As a leader of groups of people, you have the power to shape their behavior. How you use this power to guide the behavior of groups in a positive or negative direction is a moral question that you have to answer for yourself.
However, the methods and techniques that you can use to change the behavior of groups are not inherently good or bad. This article will teach you one simple way to influence the behavior of any group of people.
The Power of Competition
The main idea of this article is that you can use the natural desire of people to compete with each other to influence their behavior. Specifically, this article will focus on how you can use and manipulate the competitiveness of a select few members of a group to influence the rest of the group. In other words, this article can be summarized like this:
Create a clear distinction between a winning and a losing team / subgroup within the larger group that you want to influence to behave in a certain way.
To influence a group in one direction, you need to create a negative identity / subgroup that people in the group do not want to be associated with. For example, in society at large, most people do not want to belong to the lowest economic class. The behavior of society is partly influenced by the fear of becoming poor and miserable.
It is the worst-case scenarios that motivate us to go to school, find jobs, and sometimes restrain our more primal impulses. The technique of creating a losing team becomes more effective when our close ones also reinforce their aversion to being part of the losing group.
For instance, you may be strongly against consumer culture norms and the alleged marketing schemes involved around Valentine’s day. A significant other’s subscription to the belief that not getting a gift on Valentine’s day is a loss of some-sort will encourage you to act against your beliefs and purchase one for them.
Creating an Undesirable Subgroup Within Your Group
When you have a group in front of you to be influenced, ensure you pinpoint what people in that group fear becoming. It seems that the more detailed the undesirable behavior is, the easier it is to draw a clear line between those who act that certain way, and those who don’t.
Advertise the behaviors which you want to put a stop to as leading people into being associated with the subgroup they do not want to become a part of. Ensure the association of their behavior with the negative outcome is direct and clear. You will never force people to do what you explicitly want them to, so the next best thing is to entice, as accurately as possible, their desires to align with yours.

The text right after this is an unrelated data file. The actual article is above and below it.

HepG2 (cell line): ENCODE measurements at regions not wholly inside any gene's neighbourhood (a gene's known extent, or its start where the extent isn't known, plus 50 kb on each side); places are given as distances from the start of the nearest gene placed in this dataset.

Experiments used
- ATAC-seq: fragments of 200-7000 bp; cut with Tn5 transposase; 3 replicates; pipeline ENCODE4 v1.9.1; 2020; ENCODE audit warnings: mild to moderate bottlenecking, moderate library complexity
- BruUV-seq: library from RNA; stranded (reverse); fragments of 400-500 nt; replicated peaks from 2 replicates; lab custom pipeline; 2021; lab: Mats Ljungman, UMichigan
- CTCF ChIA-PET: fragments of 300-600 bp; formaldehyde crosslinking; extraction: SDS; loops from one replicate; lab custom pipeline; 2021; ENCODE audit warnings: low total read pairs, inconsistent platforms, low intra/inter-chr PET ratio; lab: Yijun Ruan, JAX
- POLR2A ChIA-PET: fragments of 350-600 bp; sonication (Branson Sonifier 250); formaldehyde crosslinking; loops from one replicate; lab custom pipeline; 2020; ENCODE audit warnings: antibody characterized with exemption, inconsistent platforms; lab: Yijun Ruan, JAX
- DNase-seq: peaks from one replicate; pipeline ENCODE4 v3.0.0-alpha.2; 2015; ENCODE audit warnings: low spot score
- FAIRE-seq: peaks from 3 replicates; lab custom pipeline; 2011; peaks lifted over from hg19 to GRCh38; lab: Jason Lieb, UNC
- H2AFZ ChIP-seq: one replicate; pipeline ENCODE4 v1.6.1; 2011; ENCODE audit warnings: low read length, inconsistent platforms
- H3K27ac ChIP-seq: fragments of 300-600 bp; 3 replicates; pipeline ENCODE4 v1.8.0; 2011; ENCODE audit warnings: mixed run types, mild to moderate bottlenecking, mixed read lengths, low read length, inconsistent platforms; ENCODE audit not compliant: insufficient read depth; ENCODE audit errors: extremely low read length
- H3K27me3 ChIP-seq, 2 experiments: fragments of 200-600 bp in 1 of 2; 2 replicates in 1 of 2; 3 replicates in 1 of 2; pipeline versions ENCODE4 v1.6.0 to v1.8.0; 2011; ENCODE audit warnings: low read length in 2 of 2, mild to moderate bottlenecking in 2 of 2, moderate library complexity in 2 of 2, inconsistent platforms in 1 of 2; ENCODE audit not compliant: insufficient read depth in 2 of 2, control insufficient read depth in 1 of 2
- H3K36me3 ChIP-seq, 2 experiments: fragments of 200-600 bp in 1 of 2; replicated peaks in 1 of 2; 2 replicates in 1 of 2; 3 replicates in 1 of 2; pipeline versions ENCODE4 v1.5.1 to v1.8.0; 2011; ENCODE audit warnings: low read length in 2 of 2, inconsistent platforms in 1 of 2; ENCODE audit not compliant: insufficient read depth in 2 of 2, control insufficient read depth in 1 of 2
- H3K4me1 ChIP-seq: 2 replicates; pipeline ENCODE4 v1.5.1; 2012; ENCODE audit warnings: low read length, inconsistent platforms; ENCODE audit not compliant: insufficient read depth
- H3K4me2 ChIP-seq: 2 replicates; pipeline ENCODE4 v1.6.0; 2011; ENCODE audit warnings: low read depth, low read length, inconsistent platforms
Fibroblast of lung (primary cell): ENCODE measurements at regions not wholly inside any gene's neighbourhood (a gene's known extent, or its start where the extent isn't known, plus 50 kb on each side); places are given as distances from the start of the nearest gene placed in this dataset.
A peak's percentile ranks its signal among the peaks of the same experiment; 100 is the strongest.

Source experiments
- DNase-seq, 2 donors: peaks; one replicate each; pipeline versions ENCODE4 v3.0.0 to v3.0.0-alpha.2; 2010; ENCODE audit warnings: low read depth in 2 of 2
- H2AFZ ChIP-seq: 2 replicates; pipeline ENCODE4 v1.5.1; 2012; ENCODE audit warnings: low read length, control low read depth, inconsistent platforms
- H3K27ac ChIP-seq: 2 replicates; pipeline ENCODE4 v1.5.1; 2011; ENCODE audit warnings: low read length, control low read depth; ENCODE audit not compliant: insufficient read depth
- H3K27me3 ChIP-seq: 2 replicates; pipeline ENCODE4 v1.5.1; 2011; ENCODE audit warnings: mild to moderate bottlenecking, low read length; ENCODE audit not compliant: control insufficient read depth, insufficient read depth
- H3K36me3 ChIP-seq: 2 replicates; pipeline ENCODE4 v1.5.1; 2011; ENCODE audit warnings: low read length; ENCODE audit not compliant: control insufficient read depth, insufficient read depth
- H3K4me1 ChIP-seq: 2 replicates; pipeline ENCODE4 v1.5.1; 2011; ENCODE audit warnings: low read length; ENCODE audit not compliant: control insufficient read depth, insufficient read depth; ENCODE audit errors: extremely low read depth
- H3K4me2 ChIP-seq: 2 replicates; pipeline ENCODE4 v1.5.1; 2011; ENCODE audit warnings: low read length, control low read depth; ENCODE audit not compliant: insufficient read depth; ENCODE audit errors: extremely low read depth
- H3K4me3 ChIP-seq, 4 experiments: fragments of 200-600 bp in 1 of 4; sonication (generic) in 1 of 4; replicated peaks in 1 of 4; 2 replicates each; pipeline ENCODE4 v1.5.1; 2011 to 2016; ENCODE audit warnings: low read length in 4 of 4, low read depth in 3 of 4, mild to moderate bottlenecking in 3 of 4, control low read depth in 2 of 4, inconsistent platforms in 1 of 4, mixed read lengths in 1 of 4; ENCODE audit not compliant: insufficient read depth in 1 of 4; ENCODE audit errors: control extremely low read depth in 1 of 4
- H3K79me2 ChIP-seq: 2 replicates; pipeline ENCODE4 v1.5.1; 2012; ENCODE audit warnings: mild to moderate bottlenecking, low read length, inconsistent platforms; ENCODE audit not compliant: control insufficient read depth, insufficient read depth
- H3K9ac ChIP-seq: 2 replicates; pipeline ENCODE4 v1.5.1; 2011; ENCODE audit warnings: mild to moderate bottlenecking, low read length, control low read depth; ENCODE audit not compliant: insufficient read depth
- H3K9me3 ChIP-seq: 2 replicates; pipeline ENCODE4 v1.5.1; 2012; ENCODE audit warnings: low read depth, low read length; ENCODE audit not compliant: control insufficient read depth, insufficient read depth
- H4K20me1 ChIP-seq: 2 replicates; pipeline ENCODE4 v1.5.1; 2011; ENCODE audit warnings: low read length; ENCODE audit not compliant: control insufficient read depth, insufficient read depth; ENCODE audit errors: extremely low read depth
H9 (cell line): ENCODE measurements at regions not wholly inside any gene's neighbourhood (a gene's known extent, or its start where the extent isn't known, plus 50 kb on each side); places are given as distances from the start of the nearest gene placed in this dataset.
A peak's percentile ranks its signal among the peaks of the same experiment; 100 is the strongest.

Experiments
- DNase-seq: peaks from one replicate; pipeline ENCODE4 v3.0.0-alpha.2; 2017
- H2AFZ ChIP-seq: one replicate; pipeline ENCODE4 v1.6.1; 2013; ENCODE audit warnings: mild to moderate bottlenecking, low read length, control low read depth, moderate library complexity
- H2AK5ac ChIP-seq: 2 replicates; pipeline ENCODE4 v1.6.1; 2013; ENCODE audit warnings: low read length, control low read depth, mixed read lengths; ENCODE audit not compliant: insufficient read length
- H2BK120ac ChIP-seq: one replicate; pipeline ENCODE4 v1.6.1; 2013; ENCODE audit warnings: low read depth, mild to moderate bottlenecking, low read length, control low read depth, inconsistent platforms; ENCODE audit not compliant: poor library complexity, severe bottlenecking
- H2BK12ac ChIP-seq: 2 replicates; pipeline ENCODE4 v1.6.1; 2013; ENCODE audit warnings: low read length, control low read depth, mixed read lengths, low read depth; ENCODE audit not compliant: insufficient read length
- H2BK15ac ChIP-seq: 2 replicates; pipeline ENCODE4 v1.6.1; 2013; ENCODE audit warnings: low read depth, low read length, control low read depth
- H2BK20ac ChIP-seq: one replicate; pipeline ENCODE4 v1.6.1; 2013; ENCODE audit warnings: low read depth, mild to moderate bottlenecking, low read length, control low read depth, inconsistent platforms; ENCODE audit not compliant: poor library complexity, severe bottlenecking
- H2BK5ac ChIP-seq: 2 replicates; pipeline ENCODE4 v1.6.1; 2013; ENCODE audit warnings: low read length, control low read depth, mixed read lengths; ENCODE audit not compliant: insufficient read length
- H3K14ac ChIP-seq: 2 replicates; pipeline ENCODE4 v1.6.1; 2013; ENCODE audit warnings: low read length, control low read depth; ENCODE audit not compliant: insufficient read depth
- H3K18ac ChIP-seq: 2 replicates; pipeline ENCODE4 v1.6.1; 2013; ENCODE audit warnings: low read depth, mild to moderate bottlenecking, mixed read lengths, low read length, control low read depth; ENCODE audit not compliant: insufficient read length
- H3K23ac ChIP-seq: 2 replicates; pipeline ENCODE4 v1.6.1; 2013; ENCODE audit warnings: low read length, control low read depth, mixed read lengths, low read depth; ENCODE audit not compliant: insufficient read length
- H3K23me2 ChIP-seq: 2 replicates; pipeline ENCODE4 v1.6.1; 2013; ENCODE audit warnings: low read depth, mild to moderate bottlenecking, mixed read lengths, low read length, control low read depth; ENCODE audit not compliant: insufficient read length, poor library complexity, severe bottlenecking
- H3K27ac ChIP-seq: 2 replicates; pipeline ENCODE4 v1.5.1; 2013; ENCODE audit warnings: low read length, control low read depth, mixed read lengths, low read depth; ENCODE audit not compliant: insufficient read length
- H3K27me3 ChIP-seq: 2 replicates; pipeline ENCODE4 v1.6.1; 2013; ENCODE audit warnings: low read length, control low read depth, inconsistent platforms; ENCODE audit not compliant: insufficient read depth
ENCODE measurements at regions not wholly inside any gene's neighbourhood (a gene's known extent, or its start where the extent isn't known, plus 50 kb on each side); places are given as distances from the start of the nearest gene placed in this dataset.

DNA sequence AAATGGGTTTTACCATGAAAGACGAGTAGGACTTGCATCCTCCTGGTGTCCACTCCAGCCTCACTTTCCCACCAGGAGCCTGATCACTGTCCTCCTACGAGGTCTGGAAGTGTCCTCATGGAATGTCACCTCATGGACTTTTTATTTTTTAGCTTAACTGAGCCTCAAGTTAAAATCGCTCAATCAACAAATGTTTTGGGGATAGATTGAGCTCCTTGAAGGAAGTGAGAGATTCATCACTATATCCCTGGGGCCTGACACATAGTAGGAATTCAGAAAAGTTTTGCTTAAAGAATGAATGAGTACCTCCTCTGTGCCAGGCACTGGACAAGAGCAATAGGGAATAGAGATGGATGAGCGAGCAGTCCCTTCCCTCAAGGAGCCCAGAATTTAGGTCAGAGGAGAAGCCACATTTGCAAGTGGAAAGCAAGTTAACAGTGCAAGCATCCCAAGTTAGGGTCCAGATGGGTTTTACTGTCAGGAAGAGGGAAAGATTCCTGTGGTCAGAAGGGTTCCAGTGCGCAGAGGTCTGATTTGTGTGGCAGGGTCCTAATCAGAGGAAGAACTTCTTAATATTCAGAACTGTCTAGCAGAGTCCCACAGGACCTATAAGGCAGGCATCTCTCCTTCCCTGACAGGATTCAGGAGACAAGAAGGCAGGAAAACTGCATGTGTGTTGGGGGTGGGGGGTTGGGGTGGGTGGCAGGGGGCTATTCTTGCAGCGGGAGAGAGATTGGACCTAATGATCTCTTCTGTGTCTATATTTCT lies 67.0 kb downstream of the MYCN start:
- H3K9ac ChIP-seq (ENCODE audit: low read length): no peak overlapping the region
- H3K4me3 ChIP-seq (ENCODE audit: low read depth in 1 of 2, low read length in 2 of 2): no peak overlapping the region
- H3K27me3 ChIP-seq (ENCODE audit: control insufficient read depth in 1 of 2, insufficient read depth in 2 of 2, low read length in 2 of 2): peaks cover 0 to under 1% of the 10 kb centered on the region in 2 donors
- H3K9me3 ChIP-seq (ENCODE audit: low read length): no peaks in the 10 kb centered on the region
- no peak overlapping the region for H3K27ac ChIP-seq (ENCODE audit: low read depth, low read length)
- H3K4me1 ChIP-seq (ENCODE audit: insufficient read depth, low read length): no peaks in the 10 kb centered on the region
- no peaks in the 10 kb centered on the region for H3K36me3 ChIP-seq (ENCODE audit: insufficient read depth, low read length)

In a sense, your beliefs need to be believable and coherent enough for the group to adopt them. Connecting the undesired behaviors of a group to the subgroup nobody wants to be a part of is already a difficult task. Thereby, if your goals are unrealistic, your results will be underwhelming. If not obvious, your associations between certain behaviors and an undesirable subgroup need to be easy to provide evidence / reason for.
Utilize this method of changing group behavior when there are group behaviors that can be clearly connected to a specific, undesirable subgroup of people within that group. In essence, you will be steering the behavior of any group you manage by allowing them to explore their own interests (or lack thereof) regarding who they do not want to become.
Think of your role in the process as simply one of educating, not providing guidance, pushing, or suggesting. Ensure you make your group members understand the association between what you deem to be their bad behaviors and who they actually don’t want to become.
Connect behaviors which you want to put a stop to with this undesirable subgroup with strong evidence and reason. Then advertise this connection to enforce understanding across the group as a whole. Place your trust in people’s competitive nature to drive the behavior change of the groups you lead once you’ve done your part in educating. People will compete in order to not become a part of the undesirable minority. They will do whatever it is that breaks their connections / similarities with the people they don’t want to become.
Your behavior whilst being cut-off in traffic may have been influenced by the many media portrayals of out-of-control, angry, and seemingly sad participants of road-rage. We would hate to see ourselves being identified as an angry, red-faced person yelling curse words as loud, and as creatively, as they can manage. When you do experience invitations for road-rage thereby, you may remind yourself to not become one of the many who lose control of their emotions.